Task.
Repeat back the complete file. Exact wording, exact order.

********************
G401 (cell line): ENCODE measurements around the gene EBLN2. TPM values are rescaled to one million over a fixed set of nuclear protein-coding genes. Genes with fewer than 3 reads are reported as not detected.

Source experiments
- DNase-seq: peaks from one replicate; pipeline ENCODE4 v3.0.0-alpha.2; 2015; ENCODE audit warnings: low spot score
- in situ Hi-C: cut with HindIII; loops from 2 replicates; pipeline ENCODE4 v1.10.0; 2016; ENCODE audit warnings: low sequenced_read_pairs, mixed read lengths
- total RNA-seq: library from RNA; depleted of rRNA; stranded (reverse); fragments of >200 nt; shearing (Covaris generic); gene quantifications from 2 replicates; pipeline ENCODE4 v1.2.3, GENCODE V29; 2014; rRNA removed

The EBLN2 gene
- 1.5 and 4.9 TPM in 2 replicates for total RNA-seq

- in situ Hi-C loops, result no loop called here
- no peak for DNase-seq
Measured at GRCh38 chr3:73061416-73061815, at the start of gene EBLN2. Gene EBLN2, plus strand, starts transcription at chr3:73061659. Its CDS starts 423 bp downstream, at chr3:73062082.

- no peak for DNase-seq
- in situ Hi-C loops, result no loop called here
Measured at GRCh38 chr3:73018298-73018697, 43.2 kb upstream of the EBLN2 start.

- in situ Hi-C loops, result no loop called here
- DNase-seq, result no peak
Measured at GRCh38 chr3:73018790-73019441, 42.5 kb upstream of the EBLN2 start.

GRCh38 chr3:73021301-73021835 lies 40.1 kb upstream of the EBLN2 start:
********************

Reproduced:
G401 (cell line): ENCODE measurements around the gene EBLN2. TPM values are rescaled to one million over a fixed set of nuclear protein-coding genes. Genes with fewer than 3 reads are reported as not detected.

Source experiments
- DNase-seq: peaks from one replicate; pipeline ENCODE4 v3.0.0-alpha.2; 2015; ENCODE audit warnings: low spot score
- in situ Hi-C: cut with HindIII; loops from 2 replicates; pipeline ENCODE4 v1.10.0; 2016; ENCODE audit warnings: low sequenced_read_pairs, mixed read lengths
- total RNA-seq: library from RNA; depleted of rRNA; stranded (reverse); fragments of >200 nt; shearing (Covaris generic); gene quantifications from 2 replicates; pipeline ENCODE4 v1.2.3, GENCODE V29; 2014; rRNA removed

The EBLN2 gene
- 1.5 and 4.9 TPM in 2 replicates for total RNA-seq

- in situ Hi-C loops, result no loop called here
- no peak for DNase-seq
Measured at GRCh38 chr3:73061416-73061815, at the start of gene EBLN2. Gene EBLN2, plus strand, starts transcription at chr3:73061659. Its CDS starts 423 bp downstream, at chr3:73062082.

- no peak for DNase-seq
- in situ Hi-C loops, result no loop called here
Measured at GRCh38 chr3:73018298-73018697, 43.2 kb upstream of the EBLN2 start.

- in situ Hi-C loops, result no loop called here
- DNase-seq, result no peak
Measured at GRCh38 chr3:73018790-73019441, 42.5 kb upstream of the EBLN2 start.

GRCh38 chr3:73021301-73021835 lies 40.1 kb upstream of the EBLN2 start: